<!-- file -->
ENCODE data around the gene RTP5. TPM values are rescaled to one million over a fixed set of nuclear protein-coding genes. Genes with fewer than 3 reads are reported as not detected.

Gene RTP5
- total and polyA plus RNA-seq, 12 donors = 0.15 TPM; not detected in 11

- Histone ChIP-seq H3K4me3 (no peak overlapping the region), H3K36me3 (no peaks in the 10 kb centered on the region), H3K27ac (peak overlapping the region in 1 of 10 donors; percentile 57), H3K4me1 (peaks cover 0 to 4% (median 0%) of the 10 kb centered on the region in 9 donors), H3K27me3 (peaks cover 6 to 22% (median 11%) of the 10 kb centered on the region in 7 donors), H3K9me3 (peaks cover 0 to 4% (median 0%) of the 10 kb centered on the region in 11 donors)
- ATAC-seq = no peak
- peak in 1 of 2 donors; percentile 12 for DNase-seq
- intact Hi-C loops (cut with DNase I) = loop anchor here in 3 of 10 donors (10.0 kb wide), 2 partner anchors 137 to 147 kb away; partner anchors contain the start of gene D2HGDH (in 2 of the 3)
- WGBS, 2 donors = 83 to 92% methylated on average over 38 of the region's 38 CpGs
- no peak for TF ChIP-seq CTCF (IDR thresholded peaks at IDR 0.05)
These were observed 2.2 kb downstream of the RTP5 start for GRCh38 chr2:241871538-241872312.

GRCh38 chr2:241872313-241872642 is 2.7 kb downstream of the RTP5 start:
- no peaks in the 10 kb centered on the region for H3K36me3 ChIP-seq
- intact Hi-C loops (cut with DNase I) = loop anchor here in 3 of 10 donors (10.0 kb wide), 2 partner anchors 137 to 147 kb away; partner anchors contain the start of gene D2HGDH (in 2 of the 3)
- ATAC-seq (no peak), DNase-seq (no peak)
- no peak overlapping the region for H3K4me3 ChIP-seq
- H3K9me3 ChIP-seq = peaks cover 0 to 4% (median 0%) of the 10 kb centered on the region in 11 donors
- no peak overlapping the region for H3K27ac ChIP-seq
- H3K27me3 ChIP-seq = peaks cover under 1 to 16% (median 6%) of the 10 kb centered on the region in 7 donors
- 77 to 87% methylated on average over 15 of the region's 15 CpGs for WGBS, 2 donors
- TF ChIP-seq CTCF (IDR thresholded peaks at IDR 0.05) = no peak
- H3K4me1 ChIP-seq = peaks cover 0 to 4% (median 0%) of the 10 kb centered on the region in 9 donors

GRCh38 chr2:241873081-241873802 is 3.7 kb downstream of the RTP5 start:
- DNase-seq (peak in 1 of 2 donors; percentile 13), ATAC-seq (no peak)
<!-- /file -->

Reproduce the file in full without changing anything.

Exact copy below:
ENCODE data around the gene RTP5. TPM values are rescaled to one million over a fixed set of nuclear protein-coding genes. Genes with fewer than 3 reads are reported as not detected.

Gene RTP5
- total and polyA plus RNA-seq, 12 donors = 0.15 TPM; not detected in 11

- Histone ChIP-seq H3K4me3 (no peak overlapping the region), H3K36me3 (no peaks in the 10 kb centered on the region), H3K27ac (peak overlapping the region in 1 of 10 donors; percentile 57), H3K4me1 (peaks cover 0 to 4% (median 0%) of the 10 kb centered on the region in 9 donors), H3K27me3 (peaks cover 6 to 22% (median 11%) of the 10 kb centered on the region in 7 donors), H3K9me3 (peaks cover 0 to 4% (median 0%) of the 10 kb centered on the region in 11 donors)
- ATAC-seq = no peak
- peak in 1 of 2 donors; percentile 12 for DNase-seq
- intact Hi-C loops (cut with DNase I) = loop anchor here in 3 of 10 donors (10.0 kb wide), 2 partner anchors 137 to 147 kb away; partner anchors contain the start of gene D2HGDH (in 2 of the 3)
- WGBS, 2 donors = 83 to 92% methylated on average over 38 of the region's 38 CpGs
- no peak for TF ChIP-seq CTCF (IDR thresholded peaks at IDR 0.05)
These were observed 2.2 kb downstream of the RTP5 start for GRCh38 chr2:241871538-241872312.

GRCh38 chr2:241872313-241872642 is 2.7 kb downstream of the RTP5 start:
- no peaks in the 10 kb centered on the region for H3K36me3 ChIP-seq
- intact Hi-C loops (cut with DNase I) = loop anchor here in 3 of 10 donors (10.0 kb wide), 2 partner anchors 137 to 147 kb away; partner anchors contain the start of gene D2HGDH (in 2 of the 3)
- ATAC-seq (no peak), DNase-seq (no peak)
- no peak overlapping the region for H3K4me3 ChIP-seq
- H3K9me3 ChIP-seq = peaks cover 0 to 4% (median 0%) of the 10 kb centered on the region in 11 donors
- no peak overlapping the region for H3K27ac ChIP-seq
- H3K27me3 ChIP-seq = peaks cover under 1 to 16% (median 6%) of the 10 kb centered on the region in 7 donors
- 77 to 87% methylated on average over 15 of the region's 15 CpGs for WGBS, 2 donors
- TF ChIP-seq CTCF (IDR thresholded peaks at IDR 0.05) = no peak
- H3K4me1 ChIP-seq = peaks cover 0 to 4% (median 0%) of the 10 kb centered on the region in 9 donors

GRCh38 chr2:241873081-241873802 is 3.7 kb downstream of the RTP5 start:
- DNase-seq (peak in 1 of 2 donors; percentile 13), ATAC-seq (no peak)